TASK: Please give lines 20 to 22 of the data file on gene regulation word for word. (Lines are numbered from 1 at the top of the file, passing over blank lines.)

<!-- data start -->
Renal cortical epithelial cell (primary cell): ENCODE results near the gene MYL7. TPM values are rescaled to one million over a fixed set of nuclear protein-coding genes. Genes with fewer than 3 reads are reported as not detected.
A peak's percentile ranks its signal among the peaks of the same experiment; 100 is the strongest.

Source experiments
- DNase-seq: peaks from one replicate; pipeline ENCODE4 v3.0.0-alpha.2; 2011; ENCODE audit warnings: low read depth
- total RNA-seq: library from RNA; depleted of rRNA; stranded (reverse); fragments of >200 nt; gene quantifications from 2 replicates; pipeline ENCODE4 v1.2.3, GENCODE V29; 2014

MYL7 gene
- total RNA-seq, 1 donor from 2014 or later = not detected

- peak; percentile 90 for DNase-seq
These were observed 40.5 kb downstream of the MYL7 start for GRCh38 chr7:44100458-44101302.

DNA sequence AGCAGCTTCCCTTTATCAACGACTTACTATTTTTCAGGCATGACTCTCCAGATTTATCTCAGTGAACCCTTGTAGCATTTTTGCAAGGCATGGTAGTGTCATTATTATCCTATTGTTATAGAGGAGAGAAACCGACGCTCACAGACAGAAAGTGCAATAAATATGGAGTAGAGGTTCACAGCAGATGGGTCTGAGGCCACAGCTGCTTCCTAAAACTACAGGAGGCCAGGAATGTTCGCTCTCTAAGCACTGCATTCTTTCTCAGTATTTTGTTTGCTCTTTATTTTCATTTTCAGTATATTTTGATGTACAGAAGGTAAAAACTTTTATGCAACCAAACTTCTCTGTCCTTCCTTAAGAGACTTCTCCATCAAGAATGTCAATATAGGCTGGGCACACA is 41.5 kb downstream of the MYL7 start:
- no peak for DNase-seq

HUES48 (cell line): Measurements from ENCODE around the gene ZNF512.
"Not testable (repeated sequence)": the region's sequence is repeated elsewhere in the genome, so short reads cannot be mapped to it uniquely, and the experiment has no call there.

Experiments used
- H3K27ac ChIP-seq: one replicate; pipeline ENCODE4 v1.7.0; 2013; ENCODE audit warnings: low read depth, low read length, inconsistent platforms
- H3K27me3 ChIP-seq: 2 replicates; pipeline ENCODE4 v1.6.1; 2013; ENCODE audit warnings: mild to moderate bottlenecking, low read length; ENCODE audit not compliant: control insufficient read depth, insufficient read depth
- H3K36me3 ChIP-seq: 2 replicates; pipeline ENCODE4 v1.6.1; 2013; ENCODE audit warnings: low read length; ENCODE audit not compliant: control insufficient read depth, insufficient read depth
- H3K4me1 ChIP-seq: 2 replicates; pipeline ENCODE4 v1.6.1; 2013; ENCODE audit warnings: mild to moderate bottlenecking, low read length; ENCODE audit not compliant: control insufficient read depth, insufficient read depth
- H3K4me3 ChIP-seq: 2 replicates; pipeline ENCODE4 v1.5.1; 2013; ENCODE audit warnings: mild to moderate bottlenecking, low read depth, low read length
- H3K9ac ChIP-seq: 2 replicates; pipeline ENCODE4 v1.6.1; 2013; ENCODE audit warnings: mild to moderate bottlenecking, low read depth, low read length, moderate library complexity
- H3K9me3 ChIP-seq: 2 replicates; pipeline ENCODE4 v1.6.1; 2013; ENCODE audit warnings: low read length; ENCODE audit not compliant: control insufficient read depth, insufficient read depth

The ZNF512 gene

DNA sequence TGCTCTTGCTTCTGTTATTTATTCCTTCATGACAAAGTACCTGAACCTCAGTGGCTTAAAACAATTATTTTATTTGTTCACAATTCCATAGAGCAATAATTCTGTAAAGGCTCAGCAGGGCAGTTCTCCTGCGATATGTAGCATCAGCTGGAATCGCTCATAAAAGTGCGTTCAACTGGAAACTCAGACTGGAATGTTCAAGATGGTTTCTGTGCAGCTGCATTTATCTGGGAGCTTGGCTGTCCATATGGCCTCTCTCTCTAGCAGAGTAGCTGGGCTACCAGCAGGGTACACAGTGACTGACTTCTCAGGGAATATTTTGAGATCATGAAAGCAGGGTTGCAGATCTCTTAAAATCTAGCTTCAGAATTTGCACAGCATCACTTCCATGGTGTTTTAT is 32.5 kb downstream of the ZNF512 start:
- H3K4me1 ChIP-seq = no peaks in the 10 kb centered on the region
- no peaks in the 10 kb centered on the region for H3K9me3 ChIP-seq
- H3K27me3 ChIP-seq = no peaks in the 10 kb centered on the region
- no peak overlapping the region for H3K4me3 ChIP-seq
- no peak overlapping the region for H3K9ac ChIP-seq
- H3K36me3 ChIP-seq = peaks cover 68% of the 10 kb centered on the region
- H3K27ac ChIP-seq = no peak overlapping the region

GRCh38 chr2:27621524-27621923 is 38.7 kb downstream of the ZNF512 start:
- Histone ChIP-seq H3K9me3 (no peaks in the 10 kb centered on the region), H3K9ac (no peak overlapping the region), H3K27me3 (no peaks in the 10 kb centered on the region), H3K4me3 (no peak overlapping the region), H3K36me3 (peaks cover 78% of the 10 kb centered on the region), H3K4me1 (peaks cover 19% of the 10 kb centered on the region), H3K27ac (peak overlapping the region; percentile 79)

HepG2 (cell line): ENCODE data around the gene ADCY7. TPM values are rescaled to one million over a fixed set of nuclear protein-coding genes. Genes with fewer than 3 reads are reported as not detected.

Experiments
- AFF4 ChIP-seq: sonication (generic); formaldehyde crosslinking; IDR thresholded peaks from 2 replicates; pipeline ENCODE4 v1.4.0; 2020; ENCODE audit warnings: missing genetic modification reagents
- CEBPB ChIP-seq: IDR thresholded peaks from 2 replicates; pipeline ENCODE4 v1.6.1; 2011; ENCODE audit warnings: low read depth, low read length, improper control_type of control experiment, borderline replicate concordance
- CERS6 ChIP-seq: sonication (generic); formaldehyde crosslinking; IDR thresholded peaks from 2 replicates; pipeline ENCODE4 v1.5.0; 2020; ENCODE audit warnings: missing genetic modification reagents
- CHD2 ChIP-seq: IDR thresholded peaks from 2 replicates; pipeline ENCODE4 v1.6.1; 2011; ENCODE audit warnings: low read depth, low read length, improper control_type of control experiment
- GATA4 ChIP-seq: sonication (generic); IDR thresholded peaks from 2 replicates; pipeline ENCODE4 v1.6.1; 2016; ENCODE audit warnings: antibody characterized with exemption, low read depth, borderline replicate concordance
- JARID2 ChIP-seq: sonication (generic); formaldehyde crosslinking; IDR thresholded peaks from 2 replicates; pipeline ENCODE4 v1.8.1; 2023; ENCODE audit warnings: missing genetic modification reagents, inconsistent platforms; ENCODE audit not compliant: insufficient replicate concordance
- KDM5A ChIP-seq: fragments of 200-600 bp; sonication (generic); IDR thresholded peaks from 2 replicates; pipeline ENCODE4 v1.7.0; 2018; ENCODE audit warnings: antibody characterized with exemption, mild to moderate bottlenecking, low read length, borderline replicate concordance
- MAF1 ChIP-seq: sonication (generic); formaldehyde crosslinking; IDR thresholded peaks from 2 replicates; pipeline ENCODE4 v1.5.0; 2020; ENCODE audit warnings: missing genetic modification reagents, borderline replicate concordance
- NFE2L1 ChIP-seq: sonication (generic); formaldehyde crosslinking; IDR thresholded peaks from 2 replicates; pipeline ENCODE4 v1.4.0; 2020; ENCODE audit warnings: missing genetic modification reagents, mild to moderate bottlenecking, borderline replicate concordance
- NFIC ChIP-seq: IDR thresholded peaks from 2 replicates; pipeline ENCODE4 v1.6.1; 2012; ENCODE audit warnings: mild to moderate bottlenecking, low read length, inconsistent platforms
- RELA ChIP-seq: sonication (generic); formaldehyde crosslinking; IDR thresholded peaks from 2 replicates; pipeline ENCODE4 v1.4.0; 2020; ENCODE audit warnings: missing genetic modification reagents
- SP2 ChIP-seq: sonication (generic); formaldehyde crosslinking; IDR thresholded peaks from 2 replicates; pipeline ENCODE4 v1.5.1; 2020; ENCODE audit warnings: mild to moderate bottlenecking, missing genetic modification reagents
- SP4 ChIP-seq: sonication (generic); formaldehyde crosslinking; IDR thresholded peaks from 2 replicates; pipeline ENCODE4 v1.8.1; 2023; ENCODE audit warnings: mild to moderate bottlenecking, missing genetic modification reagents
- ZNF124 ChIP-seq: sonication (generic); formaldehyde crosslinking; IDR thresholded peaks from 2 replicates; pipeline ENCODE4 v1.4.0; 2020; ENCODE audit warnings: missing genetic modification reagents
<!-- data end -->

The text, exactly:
- H3K9ac ChIP-seq: 2 replicates; pipeline ENCODE4 v1.6.1; 2013; ENCODE audit warnings: mild to moderate bottlenecking, low read depth, low read length, moderate library complexity
- H3K9me3 ChIP-seq: 2 replicates; pipeline ENCODE4 v1.6.1; 2013; ENCODE audit warnings: low read length; ENCODE audit not compliant: control insufficient read depth, insufficient read depth

The ZNF512 gene